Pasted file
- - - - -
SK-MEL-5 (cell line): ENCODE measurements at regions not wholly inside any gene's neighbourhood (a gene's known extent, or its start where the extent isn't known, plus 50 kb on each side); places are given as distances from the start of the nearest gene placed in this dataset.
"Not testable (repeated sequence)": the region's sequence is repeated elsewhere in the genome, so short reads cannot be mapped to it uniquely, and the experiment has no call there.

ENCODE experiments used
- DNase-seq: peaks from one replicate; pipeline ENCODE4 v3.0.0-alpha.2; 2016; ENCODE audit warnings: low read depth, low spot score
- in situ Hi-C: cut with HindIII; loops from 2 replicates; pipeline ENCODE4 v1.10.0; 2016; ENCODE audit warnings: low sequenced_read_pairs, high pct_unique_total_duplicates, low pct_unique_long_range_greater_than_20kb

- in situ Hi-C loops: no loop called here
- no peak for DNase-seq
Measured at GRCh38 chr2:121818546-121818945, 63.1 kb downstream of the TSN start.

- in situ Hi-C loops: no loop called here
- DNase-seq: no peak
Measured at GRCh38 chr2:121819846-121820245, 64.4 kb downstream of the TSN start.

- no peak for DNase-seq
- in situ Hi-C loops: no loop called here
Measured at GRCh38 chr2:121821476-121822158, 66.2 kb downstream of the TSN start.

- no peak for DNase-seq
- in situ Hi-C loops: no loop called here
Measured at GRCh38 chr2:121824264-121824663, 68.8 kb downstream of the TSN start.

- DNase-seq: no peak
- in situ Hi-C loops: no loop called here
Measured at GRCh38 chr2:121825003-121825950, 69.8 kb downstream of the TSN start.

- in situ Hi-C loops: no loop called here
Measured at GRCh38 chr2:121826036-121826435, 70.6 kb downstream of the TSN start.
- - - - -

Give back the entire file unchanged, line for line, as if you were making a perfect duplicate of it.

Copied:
SK-MEL-5 (cell line): ENCODE measurements at regions not wholly inside any gene's neighbourhood (a gene's known extent, or its start where the extent isn't known, plus 50 kb on each side); places are given as distances from the start of the nearest gene placed in this dataset.
"Not testable (repeated sequence)": the region's sequence is repeated elsewhere in the genome, so short reads cannot be mapped to it uniquely, and the experiment has no call there.

ENCODE experiments used
- DNase-seq: peaks from one replicate; pipeline ENCODE4 v3.0.0-alpha.2; 2016; ENCODE audit warnings: low read depth, low spot score
- in situ Hi-C: cut with HindIII; loops from 2 replicates; pipeline ENCODE4 v1.10.0; 2016; ENCODE audit warnings: low sequenced_read_pairs, high pct_unique_total_duplicates, low pct_unique_long_range_greater_than_20kb

- in situ Hi-C loops: no loop called here
- no peak for DNase-seq
Measured at GRCh38 chr2:121818546-121818945, 63.1 kb downstream of the TSN start.

- in situ Hi-C loops: no loop called here
- DNase-seq: no peak
Measured at GRCh38 chr2:121819846-121820245, 64.4 kb downstream of the TSN start.

- no peak for DNase-seq
- in situ Hi-C loops: no loop called here
Measured at GRCh38 chr2:121821476-121822158, 66.2 kb downstream of the TSN start.

- no peak for DNase-seq
- in situ Hi-C loops: no loop called here
Measured at GRCh38 chr2:121824264-121824663, 68.8 kb downstream of the TSN start.

- DNase-seq: no peak
- in situ Hi-C loops: no loop called here
Measured at GRCh38 chr2:121825003-121825950, 69.8 kb downstream of the TSN start.

- in situ Hi-C loops: no loop called here
Measured at GRCh38 chr2:121826036-121826435, 70.6 kb downstream of the TSN start.